2.1. BISULFITE MODIFICATION Any methylation information that is present in the original DNA is lost as soon as the DNA is amplified in vitro. Thus, in order to study methylation using PCR, the DNA must be modified in some way that can be replicated. Sodium bisulfite treatment, which deaminates cytosine to uracil, has become the method of choice for modification. The rate of deamination of 5-methylcytosine to thymine is very much slower than the conversion of cytosine to uracil (49).
Bisulfite modification must be carried out on single-stranded DNA. After this, the cytosines are sulfonated by sodium bisulfite at a low pH; the sulfonated cytosines then readily undergo deamination to sulfonated uracil, which is then desulfonated using high pH.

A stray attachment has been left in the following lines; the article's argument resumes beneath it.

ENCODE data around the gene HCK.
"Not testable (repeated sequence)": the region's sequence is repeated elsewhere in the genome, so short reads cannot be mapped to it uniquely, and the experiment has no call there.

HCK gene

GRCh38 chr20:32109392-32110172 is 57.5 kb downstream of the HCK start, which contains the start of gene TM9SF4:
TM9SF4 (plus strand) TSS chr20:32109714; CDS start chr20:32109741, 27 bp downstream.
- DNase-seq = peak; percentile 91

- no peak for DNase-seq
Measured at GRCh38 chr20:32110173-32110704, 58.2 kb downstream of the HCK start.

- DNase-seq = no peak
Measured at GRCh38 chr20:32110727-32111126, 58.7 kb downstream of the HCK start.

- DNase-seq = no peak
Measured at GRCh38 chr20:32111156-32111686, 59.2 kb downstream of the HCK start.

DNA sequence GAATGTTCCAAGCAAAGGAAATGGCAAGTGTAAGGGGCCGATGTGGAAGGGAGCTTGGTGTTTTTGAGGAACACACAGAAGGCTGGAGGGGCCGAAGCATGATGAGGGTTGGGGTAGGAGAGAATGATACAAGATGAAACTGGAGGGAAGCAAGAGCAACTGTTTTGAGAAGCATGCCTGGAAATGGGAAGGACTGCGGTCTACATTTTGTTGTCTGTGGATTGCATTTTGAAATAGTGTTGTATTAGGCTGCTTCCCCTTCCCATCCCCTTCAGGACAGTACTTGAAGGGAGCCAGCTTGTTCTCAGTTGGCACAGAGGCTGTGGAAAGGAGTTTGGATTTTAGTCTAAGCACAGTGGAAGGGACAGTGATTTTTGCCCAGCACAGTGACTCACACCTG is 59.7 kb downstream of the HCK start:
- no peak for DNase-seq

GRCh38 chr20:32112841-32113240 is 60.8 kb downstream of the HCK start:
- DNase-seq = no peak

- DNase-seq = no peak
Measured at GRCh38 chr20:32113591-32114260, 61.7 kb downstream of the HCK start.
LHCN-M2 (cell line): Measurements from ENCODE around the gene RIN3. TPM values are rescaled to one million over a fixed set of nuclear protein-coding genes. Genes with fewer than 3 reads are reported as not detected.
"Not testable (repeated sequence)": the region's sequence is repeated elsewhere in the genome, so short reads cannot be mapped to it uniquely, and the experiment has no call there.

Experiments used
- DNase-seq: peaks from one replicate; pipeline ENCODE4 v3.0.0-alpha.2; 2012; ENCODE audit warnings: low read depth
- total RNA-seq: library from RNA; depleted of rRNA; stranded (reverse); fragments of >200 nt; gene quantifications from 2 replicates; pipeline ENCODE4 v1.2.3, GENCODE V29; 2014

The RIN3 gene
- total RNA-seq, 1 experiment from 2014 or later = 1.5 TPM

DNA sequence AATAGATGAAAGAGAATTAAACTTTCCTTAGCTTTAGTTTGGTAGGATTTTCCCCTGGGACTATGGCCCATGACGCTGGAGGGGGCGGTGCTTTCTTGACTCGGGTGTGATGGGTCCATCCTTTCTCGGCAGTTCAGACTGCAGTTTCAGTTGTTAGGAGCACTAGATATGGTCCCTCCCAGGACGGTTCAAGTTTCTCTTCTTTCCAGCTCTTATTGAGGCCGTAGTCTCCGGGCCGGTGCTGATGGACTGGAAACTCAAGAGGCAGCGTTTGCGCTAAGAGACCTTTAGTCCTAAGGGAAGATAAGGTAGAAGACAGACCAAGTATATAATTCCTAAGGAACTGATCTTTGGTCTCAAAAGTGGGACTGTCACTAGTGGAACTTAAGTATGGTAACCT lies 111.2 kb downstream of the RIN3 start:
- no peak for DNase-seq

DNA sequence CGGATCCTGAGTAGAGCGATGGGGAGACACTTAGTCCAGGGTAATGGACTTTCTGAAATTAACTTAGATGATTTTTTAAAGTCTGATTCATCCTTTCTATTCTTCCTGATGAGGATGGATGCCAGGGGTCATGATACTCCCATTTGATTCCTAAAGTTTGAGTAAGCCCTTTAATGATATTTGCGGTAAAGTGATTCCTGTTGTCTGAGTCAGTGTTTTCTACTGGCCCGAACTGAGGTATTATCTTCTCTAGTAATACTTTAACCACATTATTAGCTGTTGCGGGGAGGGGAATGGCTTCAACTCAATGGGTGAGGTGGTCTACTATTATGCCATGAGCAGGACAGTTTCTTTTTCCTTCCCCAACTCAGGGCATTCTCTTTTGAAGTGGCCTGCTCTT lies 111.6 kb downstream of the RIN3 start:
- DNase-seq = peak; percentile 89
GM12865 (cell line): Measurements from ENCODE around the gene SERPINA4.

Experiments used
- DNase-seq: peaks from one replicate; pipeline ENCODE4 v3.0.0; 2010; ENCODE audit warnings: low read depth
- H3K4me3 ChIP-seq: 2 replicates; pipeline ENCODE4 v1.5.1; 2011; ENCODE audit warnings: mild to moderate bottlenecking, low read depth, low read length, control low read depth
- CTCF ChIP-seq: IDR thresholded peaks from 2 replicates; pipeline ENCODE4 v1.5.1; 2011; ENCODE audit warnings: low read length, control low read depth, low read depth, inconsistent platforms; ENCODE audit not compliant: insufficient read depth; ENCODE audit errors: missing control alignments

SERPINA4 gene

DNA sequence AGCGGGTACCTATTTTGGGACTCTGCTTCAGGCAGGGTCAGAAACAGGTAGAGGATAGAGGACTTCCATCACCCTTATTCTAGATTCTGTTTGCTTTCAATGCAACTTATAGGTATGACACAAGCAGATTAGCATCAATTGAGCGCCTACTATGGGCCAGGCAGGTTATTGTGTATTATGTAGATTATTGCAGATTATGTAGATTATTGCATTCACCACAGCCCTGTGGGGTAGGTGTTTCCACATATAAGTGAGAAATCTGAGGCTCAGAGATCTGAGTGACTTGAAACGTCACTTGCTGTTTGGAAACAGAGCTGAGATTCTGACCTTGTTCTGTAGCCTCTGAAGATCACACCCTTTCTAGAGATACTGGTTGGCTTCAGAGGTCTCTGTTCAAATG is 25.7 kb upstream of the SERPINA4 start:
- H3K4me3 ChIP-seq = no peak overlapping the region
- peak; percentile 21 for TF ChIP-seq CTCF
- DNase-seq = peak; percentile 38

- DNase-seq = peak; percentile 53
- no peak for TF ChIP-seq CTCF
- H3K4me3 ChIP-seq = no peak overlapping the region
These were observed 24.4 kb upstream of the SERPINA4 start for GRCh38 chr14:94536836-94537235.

The use of bisulfite modification prior to PCR treatment enables methylated cytosines in genomic DNA to be directly identified (50,51). The only cytosines remaining derive from methylated CpGs (the sequence 5'ACATmCGG3' becomes 5'ATATCGG3'), thus enabling a direct readout of methylated cytosines by sequencing. An important consequence of modification is that the two DNA strands are no longer complementary, with the other strand being converted from 5'CmCGATGT3' to 5'TCGATGT3'.
Bisulfite modification is robust and a wide variety of conditions have been used. Several solutions (e.g. sodium hydroxide, sodium bisulfite, and hydroquinone) need to be freshly prepared. Many of the important experimental parameters have been described (52,53).